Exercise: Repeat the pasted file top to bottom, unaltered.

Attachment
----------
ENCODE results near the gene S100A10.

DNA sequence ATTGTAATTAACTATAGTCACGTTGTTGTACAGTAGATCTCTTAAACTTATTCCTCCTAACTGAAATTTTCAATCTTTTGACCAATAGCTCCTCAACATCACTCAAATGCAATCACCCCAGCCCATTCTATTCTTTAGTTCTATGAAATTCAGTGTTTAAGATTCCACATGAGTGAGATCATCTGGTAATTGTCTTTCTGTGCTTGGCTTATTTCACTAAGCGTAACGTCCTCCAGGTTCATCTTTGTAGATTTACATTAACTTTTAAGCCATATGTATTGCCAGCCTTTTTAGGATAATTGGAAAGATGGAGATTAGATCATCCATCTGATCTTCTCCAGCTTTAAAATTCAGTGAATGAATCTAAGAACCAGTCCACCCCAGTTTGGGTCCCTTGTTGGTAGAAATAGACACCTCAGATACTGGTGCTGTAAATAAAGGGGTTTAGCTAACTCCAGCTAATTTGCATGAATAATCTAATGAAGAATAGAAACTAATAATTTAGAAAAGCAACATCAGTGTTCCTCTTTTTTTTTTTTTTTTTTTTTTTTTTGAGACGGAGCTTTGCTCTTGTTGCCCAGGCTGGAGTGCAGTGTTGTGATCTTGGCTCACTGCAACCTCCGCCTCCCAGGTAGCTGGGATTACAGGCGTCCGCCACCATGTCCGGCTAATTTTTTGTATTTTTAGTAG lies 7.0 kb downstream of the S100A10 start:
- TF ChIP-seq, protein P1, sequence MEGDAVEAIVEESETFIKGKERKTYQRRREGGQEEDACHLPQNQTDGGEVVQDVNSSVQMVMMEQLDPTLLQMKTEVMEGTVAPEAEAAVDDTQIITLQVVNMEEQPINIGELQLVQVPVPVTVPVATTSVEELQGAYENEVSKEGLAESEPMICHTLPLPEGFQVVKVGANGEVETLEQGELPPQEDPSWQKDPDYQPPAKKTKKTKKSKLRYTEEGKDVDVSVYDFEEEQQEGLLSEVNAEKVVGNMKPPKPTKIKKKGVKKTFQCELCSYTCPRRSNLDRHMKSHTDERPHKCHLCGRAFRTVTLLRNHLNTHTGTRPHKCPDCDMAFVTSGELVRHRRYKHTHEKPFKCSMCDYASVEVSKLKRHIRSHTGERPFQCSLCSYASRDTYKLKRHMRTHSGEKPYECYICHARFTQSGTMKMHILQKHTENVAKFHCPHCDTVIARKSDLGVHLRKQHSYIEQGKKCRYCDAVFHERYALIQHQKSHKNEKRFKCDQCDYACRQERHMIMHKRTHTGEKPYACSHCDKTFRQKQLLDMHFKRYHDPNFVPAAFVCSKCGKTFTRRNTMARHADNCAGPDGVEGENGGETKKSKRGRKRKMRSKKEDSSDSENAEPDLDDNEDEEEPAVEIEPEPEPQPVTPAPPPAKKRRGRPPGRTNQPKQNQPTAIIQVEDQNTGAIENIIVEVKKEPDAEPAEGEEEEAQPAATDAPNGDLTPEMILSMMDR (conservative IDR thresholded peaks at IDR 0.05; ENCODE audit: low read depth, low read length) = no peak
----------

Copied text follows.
ENCODE results near the gene S100A10.

DNA sequence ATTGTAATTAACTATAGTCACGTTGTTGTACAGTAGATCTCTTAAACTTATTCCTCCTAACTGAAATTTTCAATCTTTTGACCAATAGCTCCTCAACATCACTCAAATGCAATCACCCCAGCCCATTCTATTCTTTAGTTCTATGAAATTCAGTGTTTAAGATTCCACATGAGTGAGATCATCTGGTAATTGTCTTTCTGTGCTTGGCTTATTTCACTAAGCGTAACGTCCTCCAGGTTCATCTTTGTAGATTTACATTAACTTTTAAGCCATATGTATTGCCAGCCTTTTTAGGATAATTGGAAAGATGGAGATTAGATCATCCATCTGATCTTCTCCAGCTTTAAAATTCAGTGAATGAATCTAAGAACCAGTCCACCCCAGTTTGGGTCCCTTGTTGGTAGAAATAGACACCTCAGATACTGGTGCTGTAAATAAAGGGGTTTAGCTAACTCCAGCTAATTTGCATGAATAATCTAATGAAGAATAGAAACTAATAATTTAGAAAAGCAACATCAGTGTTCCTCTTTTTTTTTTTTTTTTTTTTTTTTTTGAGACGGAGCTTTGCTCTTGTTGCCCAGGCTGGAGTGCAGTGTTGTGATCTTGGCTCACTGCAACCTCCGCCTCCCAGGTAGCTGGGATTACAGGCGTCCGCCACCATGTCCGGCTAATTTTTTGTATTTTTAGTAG lies 7.0 kb downstream of the S100A10 start:
- TF ChIP-seq, protein P1, sequence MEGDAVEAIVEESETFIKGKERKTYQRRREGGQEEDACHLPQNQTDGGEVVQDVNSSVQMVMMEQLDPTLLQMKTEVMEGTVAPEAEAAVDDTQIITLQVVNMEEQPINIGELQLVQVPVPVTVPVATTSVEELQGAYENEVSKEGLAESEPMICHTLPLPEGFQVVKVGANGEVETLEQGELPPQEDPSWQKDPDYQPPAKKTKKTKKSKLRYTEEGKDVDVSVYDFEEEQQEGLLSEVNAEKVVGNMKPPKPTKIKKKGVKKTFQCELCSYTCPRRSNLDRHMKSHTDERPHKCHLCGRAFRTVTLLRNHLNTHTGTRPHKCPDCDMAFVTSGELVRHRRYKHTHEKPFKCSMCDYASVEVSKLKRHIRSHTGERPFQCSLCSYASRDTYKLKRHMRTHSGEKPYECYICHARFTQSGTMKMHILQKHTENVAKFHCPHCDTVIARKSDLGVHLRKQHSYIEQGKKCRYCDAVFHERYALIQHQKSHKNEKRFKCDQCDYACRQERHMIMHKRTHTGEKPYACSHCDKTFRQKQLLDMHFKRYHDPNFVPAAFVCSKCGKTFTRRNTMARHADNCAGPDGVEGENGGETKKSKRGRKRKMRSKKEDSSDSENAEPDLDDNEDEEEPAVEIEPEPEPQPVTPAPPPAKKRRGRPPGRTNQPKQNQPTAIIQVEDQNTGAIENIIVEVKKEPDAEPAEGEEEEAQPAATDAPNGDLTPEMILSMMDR (conservative IDR thresholded peaks at IDR 0.05; ENCODE audit: low read depth, low read length) = no peak